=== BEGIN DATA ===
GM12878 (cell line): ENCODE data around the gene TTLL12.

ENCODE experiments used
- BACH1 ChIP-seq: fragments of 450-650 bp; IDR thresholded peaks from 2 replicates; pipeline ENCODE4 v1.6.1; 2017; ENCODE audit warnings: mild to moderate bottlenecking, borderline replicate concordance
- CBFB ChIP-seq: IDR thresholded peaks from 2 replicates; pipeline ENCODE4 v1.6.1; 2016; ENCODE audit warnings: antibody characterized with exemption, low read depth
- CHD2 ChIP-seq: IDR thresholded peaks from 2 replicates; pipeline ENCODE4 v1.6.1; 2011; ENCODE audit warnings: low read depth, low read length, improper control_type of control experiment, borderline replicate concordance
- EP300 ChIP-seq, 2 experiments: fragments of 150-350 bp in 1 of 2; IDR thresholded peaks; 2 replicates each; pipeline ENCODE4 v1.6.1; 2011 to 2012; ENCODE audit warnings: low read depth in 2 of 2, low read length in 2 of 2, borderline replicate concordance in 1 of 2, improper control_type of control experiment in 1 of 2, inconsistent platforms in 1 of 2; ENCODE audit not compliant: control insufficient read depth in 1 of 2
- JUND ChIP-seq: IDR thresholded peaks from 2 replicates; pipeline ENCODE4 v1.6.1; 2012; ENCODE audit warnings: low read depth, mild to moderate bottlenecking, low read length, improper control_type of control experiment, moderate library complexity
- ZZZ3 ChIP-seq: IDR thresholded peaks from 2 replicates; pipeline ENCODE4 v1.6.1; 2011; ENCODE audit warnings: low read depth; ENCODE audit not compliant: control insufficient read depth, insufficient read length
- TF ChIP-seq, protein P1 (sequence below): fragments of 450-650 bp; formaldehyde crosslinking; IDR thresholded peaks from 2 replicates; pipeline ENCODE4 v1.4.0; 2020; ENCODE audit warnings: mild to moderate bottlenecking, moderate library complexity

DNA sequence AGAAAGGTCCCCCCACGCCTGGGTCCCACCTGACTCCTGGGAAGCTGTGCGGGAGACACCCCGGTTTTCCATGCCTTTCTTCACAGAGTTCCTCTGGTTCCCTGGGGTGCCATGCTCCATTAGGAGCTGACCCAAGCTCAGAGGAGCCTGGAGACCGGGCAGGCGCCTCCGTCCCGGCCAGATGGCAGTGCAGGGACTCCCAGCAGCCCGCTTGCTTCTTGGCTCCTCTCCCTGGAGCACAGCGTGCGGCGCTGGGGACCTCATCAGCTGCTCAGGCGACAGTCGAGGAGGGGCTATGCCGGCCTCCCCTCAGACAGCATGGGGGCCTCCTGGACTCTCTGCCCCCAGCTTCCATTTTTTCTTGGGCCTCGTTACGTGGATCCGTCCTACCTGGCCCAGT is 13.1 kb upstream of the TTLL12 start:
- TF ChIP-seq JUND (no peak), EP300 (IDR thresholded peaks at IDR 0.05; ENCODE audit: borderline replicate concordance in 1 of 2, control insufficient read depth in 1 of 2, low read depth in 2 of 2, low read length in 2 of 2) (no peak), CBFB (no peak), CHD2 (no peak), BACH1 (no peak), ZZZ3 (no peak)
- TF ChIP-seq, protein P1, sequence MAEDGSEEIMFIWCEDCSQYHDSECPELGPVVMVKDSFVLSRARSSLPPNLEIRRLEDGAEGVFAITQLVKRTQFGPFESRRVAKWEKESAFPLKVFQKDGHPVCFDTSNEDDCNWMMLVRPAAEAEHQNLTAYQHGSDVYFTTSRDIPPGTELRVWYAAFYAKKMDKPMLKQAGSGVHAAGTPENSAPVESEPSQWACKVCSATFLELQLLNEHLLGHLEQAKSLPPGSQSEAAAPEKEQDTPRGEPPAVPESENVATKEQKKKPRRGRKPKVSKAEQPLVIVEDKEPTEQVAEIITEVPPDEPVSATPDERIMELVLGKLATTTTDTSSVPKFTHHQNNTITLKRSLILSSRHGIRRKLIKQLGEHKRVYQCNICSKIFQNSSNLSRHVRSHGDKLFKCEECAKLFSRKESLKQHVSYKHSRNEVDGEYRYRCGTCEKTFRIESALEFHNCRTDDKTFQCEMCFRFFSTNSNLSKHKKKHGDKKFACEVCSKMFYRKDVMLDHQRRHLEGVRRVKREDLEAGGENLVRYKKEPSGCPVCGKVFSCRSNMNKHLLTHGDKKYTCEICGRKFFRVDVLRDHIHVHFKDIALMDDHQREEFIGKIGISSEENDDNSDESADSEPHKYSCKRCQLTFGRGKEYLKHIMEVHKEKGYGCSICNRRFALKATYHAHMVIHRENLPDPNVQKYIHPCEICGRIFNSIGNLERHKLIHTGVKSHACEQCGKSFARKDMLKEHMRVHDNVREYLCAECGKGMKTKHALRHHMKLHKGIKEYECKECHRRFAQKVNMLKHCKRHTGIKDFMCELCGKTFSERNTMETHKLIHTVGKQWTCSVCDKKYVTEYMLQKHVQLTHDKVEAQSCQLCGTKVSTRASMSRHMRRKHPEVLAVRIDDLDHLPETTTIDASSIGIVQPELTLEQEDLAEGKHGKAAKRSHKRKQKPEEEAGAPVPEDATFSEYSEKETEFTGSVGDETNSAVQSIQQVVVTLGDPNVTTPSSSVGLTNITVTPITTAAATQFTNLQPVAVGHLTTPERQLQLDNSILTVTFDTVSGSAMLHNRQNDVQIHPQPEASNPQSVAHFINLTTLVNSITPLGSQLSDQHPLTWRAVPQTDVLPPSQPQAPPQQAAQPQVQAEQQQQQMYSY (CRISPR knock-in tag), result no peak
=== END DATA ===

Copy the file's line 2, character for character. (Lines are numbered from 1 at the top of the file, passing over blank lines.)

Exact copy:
ENCODE experiments used